After years of resisting reading it, I was peer-pressured into giving “Angels and Demons” a try. “It’s okay to enjoy a crappy book,” I was assured. “Stop taking pride in not reading [it],” I was reprimanded. “I hated myself every page I turned, because it embodies everything I hate about contemporary fiction–no writing style to speak of, characters are stilted and one-dimensional, with every thought or emotion simply spelled out for you–but dang it, the man knows how to keep you turning the page.” I’m not afraid of reading new material and giving it a chance. If I hadn’t given my aunts’ Mills and Boon romance collections a shot, I would never have been exposed to that genre and discovered now long time loves Elizabeth Lowell, Nora Roberts, and Linda Howard. So, I did it. I read it. I regretted it.
Although it was entertaining enough for me to complete the book (it took me many years to give myself permission to drop a book if it was no good and I’m not turning back now), I winced the whole ride through and I can’t say I’d recommend it to anyone. I know I’m not the first to ask this (especially years and years after the books have been out and raking in the ducats) but, seriously, people, how did this guy get to be such a literary blockbusterer? His writing is atrocious and suspect. This list of Dan Brown’s “20 worst sentences” doesn’t do it justice. The book is saturated with ellipses, italics, and cliff-hangers; so much so that I could barely concentrate on the plot. I like mysteries and suspense and puzzles as much as the next gal. When I was old enough to choose my own library books, I always gravitated towards Encyclopedia Brown, Trixie Belden, Nancy Drew and later Agatha Christie and Martha Grimes. I even purchased Mensa puzzles and subscribed to Games Magazine. When one of my favorite cartoons, Gargoyles, delved into the mysterious world of the Illuminati, I was enthralled. I was not enthralled with this book. The suspense was totally manufactured and rather than keeping me on the edge of my seat, made me want to leave my seat to find something else to read. The only thing that really appealed to me were the ambigrams which are attributed to John Langdon, not Dan Brown.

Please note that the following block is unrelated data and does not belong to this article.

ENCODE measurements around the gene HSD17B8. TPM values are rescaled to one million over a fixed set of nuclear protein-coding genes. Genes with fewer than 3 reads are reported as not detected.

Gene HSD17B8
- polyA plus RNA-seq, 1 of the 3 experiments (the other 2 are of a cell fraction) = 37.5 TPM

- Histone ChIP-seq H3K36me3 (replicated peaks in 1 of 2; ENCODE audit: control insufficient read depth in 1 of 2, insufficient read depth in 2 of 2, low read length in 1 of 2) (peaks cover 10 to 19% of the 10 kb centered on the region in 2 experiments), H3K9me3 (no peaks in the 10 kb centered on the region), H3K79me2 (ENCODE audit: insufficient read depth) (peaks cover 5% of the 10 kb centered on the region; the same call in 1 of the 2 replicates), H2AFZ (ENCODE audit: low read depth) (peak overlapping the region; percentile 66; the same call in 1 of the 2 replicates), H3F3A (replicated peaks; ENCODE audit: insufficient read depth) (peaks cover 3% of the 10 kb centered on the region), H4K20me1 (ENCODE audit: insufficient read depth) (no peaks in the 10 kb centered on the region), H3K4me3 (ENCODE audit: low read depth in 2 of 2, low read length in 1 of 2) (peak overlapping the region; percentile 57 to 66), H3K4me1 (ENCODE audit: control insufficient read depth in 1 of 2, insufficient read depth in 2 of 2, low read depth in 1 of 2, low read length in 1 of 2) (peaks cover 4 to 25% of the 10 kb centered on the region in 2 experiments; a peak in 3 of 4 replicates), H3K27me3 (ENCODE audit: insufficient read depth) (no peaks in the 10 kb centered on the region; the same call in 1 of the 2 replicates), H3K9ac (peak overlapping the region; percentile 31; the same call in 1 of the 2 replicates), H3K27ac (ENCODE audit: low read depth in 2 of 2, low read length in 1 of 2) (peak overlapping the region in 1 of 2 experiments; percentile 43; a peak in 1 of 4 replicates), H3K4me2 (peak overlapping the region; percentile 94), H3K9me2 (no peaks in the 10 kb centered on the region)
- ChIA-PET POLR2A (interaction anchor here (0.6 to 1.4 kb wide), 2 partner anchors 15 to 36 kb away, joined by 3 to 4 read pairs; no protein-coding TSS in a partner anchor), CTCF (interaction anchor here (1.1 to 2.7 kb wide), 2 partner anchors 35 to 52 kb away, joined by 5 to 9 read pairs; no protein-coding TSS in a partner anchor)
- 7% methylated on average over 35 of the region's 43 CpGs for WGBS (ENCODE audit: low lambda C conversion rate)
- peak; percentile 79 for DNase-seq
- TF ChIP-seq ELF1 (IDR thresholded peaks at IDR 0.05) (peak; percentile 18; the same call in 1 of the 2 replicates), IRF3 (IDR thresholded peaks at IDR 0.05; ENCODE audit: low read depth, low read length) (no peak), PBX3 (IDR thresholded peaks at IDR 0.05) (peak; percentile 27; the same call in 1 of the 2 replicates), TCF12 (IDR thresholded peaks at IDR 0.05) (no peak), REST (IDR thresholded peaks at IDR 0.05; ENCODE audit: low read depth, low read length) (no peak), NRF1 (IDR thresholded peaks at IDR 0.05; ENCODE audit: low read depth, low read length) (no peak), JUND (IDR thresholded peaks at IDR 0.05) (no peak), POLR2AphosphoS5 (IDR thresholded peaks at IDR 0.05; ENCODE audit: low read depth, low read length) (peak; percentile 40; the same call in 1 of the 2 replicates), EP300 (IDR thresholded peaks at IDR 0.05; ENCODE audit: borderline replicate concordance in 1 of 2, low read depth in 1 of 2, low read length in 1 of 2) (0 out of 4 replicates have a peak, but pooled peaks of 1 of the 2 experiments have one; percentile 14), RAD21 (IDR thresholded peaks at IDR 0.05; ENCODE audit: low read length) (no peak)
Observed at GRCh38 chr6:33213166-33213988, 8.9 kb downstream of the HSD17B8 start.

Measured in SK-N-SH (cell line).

If I could be confident that the bits of trivia sprinkled throughout the book were authentic, I could at least be pleased that I was learning something. With errors galore, I couldn’t trust anything and so just got bored and annoyed. What if, during a conversation about art/history/religion, I utter the phrase, “I thought I read somewhere that [insert false fact]” and then have to close my eyes in disgust when I remember that the source was this sloppy book? At least with my romance gals, I learn something true and interesting. Need to brush up on gemology? Elizabeth Lowell’s Donovan series will teach you fascinating things about amber, jade, pearls, and rubies (for diamonds, you can turn to The Diamond Tiger). Ever want some good tips on how to survive a plane crash in the snow-peaked mountains? Linda Howard’s Ice does the trick. Interested in (futuristic) police procedure? Nora Roberts’ (writing as J.D. Robb) Eve can tell you all you need to know in the In Death series. I could go on and on listing books that were better than this one but I’ve already wasted too much time thinking about it. I told myself: “the book was badly written but the plot was decent. Maybe, in someone else’s hands, it could be salvaged. Maybe the movie is better.” I lied.